With Kremlin-critic and anti-corruption crusader Alexei Navalny fighting for his life in a German hospital, Russia’s state media has rushed to provide alternate theories and far-fetched explanations about how a toxic nerve agent may have gotten into his system.
German doctors who have been treating Navalny at the Charité hospital in Berlin said Monday they believe he was deliberately poisoned with some type of cholinesterase inhibitor, which functions as a nerve agent.
He was airlifted to the German capital after collapsing in agony during a flight over Siberia last Friday. In a video posted on social media, he could be heard screaming from the aircraft’s washroom.
In the aftermath of the damning conclusion of poisoning, Kremlin-friendly voices are suggesting the diagnosis is either flawed, or faked, or even that someone on board the German air ambulance gave the toxin to Navalny as he was being flown to Berlin.
Navalny’s family and supporters have long feared he might be the target of an assassination attempt by members of Russia’s security apparatus because of his vociferous opposition to President Vladimir Putin.
Some of the most outrageous claims about the incident have come from a top Russian doctor, Igor Molchanov, who has been spearheading the nation’s coronavirus response.
He said the nerve agent could have gotten into Navalny’s system after he was flown out of Russia and that as part of his treatment he “received a bunch of drugs that can give similar traces,” reported the state TASS news agency.
In other comments, he suggested Navalny himself was likely to blame for his condition.
“A young politician wanted to improve his working capacity and memory, took a large dose of pills, then didn’t eat, drank too much and overdose! Can this be?” he wrote in a social media post.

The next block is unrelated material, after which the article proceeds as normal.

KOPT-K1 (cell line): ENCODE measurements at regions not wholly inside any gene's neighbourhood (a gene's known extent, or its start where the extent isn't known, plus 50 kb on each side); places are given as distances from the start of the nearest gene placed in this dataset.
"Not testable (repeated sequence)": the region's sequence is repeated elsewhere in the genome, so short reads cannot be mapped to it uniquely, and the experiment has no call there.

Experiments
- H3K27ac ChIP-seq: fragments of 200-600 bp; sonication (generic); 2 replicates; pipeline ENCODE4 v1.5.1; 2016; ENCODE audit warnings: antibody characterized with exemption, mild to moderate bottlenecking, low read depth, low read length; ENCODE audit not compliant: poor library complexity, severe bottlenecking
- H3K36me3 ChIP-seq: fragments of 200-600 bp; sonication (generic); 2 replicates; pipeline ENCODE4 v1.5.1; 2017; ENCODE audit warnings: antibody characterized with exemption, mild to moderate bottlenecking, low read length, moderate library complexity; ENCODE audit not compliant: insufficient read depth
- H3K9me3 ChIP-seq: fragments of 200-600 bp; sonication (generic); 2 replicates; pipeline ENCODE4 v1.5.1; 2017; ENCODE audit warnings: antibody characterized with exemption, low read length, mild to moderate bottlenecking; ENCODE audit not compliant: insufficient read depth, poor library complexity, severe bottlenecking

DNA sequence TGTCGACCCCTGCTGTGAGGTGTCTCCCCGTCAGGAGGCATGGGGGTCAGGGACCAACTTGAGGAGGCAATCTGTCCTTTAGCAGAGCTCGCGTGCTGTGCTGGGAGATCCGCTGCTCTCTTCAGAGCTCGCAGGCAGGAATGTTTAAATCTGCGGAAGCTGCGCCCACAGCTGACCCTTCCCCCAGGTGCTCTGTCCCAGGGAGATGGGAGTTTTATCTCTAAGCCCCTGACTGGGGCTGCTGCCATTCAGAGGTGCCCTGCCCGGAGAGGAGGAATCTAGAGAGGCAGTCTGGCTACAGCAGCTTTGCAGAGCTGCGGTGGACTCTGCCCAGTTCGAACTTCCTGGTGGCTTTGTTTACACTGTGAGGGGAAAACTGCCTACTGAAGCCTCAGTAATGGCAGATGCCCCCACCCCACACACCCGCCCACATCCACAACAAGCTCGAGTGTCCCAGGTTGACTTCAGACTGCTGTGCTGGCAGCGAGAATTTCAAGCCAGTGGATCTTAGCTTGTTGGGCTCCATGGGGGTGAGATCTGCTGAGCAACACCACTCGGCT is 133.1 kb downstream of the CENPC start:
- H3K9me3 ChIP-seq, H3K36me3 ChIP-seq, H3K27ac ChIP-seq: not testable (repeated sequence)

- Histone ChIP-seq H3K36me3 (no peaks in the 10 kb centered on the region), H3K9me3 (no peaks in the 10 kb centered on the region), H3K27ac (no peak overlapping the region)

Other prominent Kremlin-linked voices have chimed in with similar blame-the-victim themes.
Margarita Simonyan, who heads up RT, the state-supported international broadcaster, said in a series of tweets that Navalny was likely only suffering from low blood sugar when he was stricken ill.
“I have this when I do not eat for a very long time. Suddenly icy sweat, trembling, wild weakness …” she tweeted, adding that whenever she flies she keeps a bar of chocolate at her side to avoid such problems.
WATCH | Navalny in stable condition in Berlin hospital:
Sergei Markov, a political commentator who appears frequently on Russian state TV talk shows, suggested Navalny’s poisoning is a plot by western interests to “demonize” the Kremlin and damage relations between the European Union and Russia.
“A lot of slippery phrases with very smart names of chemicals will be said. Nothing will be possible to understand,” he wrote on Facebook.
In the hours after Navalny was stricken, doctors who treated him in the Siberian city of Omsk insisted they found no trace of toxins in his body — only alcohol and caffeine.
Friends and family were quick to note that Navalny is a teetotaller who doesn’t drink.
Canadian pharmacologist Dr. David Juurlink from Toronto’s Sunnybrook Health Sciences Centre told CBC News the alternate explanations don’t stand up and the poisoning scenario is definitely the most likely.
“This class of drug, if deployed properly, can be very effective,” he said. “Nerve agents, the appeal of them is that they are incredibly potent and it doesn’t take very much.”
Nonetheless, Juurlink says several aspects of the case are puzzling, including how the toxin was administered.